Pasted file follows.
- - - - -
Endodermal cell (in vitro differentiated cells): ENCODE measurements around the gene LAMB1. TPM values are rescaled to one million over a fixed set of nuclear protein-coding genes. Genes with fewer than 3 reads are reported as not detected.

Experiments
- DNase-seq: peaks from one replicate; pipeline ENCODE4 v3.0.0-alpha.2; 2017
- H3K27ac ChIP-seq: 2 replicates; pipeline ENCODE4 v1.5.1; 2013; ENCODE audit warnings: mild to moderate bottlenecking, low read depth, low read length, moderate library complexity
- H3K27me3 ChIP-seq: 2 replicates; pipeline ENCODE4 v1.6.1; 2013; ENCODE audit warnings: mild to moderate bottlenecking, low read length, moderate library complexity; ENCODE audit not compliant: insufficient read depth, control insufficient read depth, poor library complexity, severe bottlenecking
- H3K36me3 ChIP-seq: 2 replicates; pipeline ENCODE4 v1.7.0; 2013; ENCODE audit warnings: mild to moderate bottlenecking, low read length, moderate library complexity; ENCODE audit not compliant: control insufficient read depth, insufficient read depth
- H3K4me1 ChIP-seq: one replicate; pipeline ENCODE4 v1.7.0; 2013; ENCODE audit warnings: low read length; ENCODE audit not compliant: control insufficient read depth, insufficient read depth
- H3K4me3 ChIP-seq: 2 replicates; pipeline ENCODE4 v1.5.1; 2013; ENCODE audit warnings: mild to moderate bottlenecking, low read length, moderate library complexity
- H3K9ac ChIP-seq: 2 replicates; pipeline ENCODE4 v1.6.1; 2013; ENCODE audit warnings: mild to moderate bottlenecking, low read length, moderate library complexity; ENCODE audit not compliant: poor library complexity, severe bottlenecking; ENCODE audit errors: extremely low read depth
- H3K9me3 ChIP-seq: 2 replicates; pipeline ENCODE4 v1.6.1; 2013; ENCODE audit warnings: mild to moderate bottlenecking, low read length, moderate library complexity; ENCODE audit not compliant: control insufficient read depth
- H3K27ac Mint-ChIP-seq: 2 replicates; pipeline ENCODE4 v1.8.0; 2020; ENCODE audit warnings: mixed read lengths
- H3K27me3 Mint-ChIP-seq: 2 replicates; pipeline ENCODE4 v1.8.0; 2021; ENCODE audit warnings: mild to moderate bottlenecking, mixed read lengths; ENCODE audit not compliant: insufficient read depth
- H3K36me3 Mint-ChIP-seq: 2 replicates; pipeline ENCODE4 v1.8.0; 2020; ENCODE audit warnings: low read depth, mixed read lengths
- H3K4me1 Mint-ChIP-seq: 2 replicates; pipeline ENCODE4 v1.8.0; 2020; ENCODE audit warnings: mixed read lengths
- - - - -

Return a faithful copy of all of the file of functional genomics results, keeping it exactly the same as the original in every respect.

Endodermal cell (in vitro differentiated cells): ENCODE measurements around the gene LAMB1. TPM values are rescaled to one million over a fixed set of nuclear protein-coding genes. Genes with fewer than 3 reads are reported as not detected.

Experiments
- DNase-seq: peaks from one replicate; pipeline ENCODE4 v3.0.0-alpha.2; 2017
- H3K27ac ChIP-seq: 2 replicates; pipeline ENCODE4 v1.5.1; 2013; ENCODE audit warnings: mild to moderate bottlenecking, low read depth, low read length, moderate library complexity
- H3K27me3 ChIP-seq: 2 replicates; pipeline ENCODE4 v1.6.1; 2013; ENCODE audit warnings: mild to moderate bottlenecking, low read length, moderate library complexity; ENCODE audit not compliant: insufficient read depth, control insufficient read depth, poor library complexity, severe bottlenecking
- H3K36me3 ChIP-seq: 2 replicates; pipeline ENCODE4 v1.7.0; 2013; ENCODE audit warnings: mild to moderate bottlenecking, low read length, moderate library complexity; ENCODE audit not compliant: control insufficient read depth, insufficient read depth
- H3K4me1 ChIP-seq: one replicate; pipeline ENCODE4 v1.7.0; 2013; ENCODE audit warnings: low read length; ENCODE audit not compliant: control insufficient read depth, insufficient read depth
- H3K4me3 ChIP-seq: 2 replicates; pipeline ENCODE4 v1.5.1; 2013; ENCODE audit warnings: mild to moderate bottlenecking, low read length, moderate library complexity
- H3K9ac ChIP-seq: 2 replicates; pipeline ENCODE4 v1.6.1; 2013; ENCODE audit warnings: mild to moderate bottlenecking, low read length, moderate library complexity; ENCODE audit not compliant: poor library complexity, severe bottlenecking; ENCODE audit errors: extremely low read depth
- H3K9me3 ChIP-seq: 2 replicates; pipeline ENCODE4 v1.6.1; 2013; ENCODE audit warnings: mild to moderate bottlenecking, low read length, moderate library complexity; ENCODE audit not compliant: control insufficient read depth
- H3K27ac Mint-ChIP-seq: 2 replicates; pipeline ENCODE4 v1.8.0; 2020; ENCODE audit warnings: mixed read lengths
- H3K27me3 Mint-ChIP-seq: 2 replicates; pipeline ENCODE4 v1.8.0; 2021; ENCODE audit warnings: mild to moderate bottlenecking, mixed read lengths; ENCODE audit not compliant: insufficient read depth
- H3K36me3 Mint-ChIP-seq: 2 replicates; pipeline ENCODE4 v1.8.0; 2020; ENCODE audit warnings: low read depth, mixed read lengths
- H3K4me1 Mint-ChIP-seq: 2 replicates; pipeline ENCODE4 v1.8.0; 2020; ENCODE audit warnings: mixed read lengths